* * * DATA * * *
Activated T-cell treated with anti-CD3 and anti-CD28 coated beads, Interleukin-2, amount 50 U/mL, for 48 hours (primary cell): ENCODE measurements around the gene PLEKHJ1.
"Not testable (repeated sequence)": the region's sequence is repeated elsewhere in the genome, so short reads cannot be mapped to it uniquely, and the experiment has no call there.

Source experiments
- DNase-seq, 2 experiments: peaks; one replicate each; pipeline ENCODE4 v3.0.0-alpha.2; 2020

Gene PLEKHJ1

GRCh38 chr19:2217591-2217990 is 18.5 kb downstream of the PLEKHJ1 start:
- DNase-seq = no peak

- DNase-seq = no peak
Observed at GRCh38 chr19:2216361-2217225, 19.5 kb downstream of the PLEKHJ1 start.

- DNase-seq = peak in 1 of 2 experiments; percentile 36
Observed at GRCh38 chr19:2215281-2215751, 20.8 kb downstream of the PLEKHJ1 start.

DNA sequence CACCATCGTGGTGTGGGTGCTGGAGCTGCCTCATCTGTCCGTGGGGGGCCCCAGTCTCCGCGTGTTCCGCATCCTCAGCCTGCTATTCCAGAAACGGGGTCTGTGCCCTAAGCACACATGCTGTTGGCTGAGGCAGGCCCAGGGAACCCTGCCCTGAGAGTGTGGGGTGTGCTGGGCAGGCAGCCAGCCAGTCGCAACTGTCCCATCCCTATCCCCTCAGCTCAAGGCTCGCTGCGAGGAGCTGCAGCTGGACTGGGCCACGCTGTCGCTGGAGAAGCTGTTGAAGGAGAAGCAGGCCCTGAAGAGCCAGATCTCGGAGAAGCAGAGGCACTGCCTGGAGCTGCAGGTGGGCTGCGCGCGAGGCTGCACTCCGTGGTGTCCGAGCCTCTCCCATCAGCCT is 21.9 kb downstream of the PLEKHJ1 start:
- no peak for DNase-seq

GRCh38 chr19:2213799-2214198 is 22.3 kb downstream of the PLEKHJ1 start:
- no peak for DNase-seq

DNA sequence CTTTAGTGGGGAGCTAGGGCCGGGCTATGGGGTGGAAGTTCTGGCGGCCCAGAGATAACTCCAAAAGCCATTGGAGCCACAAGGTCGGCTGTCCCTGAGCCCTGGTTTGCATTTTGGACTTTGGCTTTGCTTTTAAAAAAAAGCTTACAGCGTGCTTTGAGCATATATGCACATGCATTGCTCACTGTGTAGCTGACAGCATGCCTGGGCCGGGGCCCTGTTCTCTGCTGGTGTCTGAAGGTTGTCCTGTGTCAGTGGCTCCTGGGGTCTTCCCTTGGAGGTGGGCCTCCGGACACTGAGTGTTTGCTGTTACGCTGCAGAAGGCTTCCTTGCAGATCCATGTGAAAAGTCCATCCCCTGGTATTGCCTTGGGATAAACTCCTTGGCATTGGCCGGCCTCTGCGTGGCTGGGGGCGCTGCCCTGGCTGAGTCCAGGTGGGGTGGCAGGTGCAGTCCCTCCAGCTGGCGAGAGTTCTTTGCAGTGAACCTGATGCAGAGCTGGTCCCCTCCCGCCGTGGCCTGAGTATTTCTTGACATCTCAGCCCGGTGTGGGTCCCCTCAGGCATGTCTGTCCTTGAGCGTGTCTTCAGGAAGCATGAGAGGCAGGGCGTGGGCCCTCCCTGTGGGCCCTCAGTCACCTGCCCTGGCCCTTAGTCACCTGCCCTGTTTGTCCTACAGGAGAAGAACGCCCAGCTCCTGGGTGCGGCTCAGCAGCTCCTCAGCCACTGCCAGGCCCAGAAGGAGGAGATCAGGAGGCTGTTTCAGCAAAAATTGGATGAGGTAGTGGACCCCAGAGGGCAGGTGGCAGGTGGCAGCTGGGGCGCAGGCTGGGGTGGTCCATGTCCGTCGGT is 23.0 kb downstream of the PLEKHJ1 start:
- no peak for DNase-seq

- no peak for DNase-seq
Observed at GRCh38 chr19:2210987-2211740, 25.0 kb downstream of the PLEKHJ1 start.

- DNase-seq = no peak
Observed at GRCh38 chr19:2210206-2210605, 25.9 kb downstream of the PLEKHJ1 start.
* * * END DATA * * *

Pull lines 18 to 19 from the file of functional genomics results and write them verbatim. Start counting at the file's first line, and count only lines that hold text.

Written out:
- no peak for DNase-seq
Observed at GRCh38 chr19:2210987-2211740, 25.0 kb downstream of the PLEKHJ1 start.